IMPACT OF THE 2000 CHILD LABOR TREATY ON UNITED STATES CHILD LABORERS
This note examines the 2000 Prohibition and Immediate Action for the Elimination of the Worst Forms of Child Labour (the "Child Labor Treaty") and its potential impact on child farm workers in the United States. While the United States strives to eliminate child labor in other countries, its own labor laws leave virtually unprotected child laborers in the agriculture industry. The author discusses the 2000 Child Labor Treaty that prohibits children from working under hazardous conditions, and the United States nullification of those protections through its ratification process. Finally the author concludes that the United States labor laws exempting child laborers in the agricultural industry must be eliminated.
DÉJÀ VU ALL OVER AGAIN? COLLECTIVE BARGAINING AND NAFTA: CAN MEXICAN AND UNITED STATES NATIONAL UNIONS FOSTER GROWTH UNDER THE NAALC?
William F. Pascoe
Although ultimately unsuccessful, vigorous resistance by the established unions in both Mexico and the United States to the implementation of the North American Free Trade Agreement (NAFTA) did influence the adoption of the North American Agreement on Labor Cooperation (NAALC) in conjunction with NAFTA. Since then, U.S. unions have undertaken to use the NAALC protocols to influence labor practices of various U.S. and Mexican corporations. This Note begins from the perspective of the historical political power bases of unions in each nation, and compares the first NAALC public submission with a public submission of only five years later. The comparison illustrates that U.S. unions, along with established, and newer independent Mexican unions must learn to establish new power bases, and make the transition from domestic collective bargaining strategies and tactics of private entities, winning and losing, to those of an international relations approach, more focused on nations and consensus. The transition has required organized labor to collaborate more with organizations that focus less on organized labor issues than on human rights and basic economic rights. The price U.S. unions may pay for progress on this front may be a trade-off between increasing membership and increasing public awareness of the situations of workers in developing economies.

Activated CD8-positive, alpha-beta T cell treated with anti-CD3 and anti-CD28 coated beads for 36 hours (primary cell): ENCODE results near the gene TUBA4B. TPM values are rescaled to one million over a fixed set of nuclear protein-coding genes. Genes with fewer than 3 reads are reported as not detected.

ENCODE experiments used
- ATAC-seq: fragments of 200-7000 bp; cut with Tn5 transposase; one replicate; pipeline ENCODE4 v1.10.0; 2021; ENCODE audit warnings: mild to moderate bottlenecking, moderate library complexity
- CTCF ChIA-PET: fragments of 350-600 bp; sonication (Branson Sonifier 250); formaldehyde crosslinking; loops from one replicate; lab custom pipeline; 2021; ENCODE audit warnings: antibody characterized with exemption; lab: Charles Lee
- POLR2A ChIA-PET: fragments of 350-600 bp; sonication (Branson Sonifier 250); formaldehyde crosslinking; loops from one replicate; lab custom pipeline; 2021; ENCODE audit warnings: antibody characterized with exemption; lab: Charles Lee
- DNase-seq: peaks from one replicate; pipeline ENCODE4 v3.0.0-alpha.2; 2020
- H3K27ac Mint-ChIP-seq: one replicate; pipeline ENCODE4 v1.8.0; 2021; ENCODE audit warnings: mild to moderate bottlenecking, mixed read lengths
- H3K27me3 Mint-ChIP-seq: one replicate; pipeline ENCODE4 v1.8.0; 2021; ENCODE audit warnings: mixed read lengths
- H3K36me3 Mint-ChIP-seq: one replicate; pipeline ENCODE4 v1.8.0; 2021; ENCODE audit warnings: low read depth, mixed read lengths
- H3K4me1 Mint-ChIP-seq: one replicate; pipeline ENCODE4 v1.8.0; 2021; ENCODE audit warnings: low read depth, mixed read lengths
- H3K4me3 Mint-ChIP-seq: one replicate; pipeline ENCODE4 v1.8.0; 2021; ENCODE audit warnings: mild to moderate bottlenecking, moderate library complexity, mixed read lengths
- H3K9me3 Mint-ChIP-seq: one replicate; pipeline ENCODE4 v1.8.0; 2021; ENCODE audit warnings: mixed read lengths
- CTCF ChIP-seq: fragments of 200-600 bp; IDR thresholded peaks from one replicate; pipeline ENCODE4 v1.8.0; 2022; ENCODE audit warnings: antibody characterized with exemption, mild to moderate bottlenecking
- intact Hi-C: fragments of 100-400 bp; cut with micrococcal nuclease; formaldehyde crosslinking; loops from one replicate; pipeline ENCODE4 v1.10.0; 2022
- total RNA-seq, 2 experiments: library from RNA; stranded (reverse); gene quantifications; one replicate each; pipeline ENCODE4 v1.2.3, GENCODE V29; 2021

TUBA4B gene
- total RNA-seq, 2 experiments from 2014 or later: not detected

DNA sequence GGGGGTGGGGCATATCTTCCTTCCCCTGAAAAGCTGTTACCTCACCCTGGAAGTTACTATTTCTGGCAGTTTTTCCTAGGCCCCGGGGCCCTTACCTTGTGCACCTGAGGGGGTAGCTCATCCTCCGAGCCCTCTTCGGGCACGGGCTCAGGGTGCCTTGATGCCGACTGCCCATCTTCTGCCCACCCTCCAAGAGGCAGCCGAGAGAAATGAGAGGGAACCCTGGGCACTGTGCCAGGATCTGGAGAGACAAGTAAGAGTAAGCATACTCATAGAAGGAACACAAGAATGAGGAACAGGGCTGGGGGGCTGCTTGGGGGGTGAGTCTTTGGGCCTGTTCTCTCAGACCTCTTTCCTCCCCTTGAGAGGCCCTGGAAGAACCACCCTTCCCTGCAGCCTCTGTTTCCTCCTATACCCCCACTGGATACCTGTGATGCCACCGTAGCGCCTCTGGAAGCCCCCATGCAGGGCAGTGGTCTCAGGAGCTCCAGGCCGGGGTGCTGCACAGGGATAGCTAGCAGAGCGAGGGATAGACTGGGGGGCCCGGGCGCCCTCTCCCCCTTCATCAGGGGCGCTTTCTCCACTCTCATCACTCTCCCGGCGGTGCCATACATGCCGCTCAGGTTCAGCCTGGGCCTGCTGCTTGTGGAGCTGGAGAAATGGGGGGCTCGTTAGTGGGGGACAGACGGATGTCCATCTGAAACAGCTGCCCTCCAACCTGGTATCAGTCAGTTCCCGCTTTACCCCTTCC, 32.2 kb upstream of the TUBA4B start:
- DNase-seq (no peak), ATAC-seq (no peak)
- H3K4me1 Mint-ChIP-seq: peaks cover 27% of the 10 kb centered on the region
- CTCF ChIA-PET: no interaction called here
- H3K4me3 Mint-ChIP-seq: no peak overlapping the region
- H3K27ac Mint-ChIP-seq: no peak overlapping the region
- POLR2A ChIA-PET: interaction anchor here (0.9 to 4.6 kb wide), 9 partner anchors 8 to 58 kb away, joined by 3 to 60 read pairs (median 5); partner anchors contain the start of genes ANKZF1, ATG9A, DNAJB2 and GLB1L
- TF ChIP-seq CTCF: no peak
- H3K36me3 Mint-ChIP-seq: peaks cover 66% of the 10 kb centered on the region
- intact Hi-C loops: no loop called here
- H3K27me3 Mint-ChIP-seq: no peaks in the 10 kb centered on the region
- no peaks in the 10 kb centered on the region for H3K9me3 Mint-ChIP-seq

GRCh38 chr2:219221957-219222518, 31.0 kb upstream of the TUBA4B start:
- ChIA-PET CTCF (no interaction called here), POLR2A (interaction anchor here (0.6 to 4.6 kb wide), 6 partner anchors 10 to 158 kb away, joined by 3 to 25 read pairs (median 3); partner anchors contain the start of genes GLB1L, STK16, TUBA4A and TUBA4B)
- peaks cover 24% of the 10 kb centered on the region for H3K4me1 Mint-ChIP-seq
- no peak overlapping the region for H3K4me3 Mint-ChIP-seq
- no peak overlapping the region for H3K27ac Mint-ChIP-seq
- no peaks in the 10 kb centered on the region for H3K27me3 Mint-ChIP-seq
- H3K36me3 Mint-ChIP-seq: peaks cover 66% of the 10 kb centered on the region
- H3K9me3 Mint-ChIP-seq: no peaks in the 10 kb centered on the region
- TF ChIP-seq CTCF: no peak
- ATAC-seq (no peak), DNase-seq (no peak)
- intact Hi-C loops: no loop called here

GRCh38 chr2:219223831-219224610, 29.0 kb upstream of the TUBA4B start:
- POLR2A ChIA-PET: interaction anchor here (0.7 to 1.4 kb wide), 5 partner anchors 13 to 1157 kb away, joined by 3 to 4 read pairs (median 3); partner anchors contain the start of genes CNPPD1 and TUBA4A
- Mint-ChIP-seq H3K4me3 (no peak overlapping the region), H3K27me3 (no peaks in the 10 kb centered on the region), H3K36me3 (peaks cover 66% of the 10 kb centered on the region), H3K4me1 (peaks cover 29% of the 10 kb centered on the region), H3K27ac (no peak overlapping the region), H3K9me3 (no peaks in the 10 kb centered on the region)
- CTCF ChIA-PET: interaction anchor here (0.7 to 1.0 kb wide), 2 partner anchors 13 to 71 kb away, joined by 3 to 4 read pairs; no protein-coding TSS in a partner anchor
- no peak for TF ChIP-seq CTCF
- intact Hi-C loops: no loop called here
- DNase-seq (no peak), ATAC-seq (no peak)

Rx: TAKE TWO OF THESE AND SUE ME IN THE MORNING; THE EMERGENCE OF LITIGATION REGARDING PSYCHOTROPIC MEDICATION IN THE UNITED STATES AND EUROPE
Angela M. Walker
The recent success and expansion of the psychotropic drug industry has been closely followed by the appearance of psychotropic medication in the legal arena. This note examines both product liability litigation against drug manufacturers and the use of psychotropic medication as a criminal defense. It compares such developments in the United States with those in European countries. This note concludes that primary responsibility, both in civil and criminal cases, must be determined according to the specific circumstances of each case. However, to at least some extent, liability will essentially always be attributable to the user.